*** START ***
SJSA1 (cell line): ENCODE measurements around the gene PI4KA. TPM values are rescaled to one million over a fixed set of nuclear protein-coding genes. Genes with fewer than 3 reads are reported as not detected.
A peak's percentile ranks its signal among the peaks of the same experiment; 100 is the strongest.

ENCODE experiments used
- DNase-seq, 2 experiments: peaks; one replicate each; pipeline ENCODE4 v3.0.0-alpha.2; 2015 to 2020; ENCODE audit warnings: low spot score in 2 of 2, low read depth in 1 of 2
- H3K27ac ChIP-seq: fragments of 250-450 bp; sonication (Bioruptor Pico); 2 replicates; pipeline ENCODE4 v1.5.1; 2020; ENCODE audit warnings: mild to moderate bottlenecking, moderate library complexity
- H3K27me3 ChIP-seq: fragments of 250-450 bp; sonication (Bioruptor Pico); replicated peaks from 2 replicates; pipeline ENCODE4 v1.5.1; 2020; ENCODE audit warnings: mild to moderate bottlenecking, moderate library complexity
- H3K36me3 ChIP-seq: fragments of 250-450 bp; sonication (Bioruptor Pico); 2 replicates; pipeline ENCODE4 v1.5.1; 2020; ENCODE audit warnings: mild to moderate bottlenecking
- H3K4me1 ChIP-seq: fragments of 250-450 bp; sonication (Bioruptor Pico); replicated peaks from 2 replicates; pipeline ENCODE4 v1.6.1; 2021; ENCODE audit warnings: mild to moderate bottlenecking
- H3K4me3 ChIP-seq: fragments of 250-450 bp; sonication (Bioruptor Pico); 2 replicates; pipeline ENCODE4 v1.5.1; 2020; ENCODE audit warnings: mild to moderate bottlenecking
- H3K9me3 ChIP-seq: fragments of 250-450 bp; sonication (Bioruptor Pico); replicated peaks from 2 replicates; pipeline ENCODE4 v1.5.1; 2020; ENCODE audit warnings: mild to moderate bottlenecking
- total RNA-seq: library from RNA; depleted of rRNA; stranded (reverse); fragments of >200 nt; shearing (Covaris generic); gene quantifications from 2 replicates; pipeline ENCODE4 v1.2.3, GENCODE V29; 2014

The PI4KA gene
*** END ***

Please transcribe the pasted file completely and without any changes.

SJSA1 (cell line): ENCODE measurements around the gene PI4KA. TPM values are rescaled to one million over a fixed set of nuclear protein-coding genes. Genes with fewer than 3 reads are reported as not detected.
A peak's percentile ranks its signal among the peaks of the same experiment; 100 is the strongest.

ENCODE experiments used
- DNase-seq, 2 experiments: peaks; one replicate each; pipeline ENCODE4 v3.0.0-alpha.2; 2015 to 2020; ENCODE audit warnings: low spot score in 2 of 2, low read depth in 1 of 2
- H3K27ac ChIP-seq: fragments of 250-450 bp; sonication (Bioruptor Pico); 2 replicates; pipeline ENCODE4 v1.5.1; 2020; ENCODE audit warnings: mild to moderate bottlenecking, moderate library complexity
- H3K27me3 ChIP-seq: fragments of 250-450 bp; sonication (Bioruptor Pico); replicated peaks from 2 replicates; pipeline ENCODE4 v1.5.1; 2020; ENCODE audit warnings: mild to moderate bottlenecking, moderate library complexity
- H3K36me3 ChIP-seq: fragments of 250-450 bp; sonication (Bioruptor Pico); 2 replicates; pipeline ENCODE4 v1.5.1; 2020; ENCODE audit warnings: mild to moderate bottlenecking
- H3K4me1 ChIP-seq: fragments of 250-450 bp; sonication (Bioruptor Pico); replicated peaks from 2 replicates; pipeline ENCODE4 v1.6.1; 2021; ENCODE audit warnings: mild to moderate bottlenecking
- H3K4me3 ChIP-seq: fragments of 250-450 bp; sonication (Bioruptor Pico); 2 replicates; pipeline ENCODE4 v1.5.1; 2020; ENCODE audit warnings: mild to moderate bottlenecking
- H3K9me3 ChIP-seq: fragments of 250-450 bp; sonication (Bioruptor Pico); replicated peaks from 2 replicates; pipeline ENCODE4 v1.5.1; 2020; ENCODE audit warnings: mild to moderate bottlenecking
- total RNA-seq: library from RNA; depleted of rRNA; stranded (reverse); fragments of >200 nt; shearing (Covaris generic); gene quantifications from 2 replicates; pipeline ENCODE4 v1.2.3, GENCODE V29; 2014

The PI4KA gene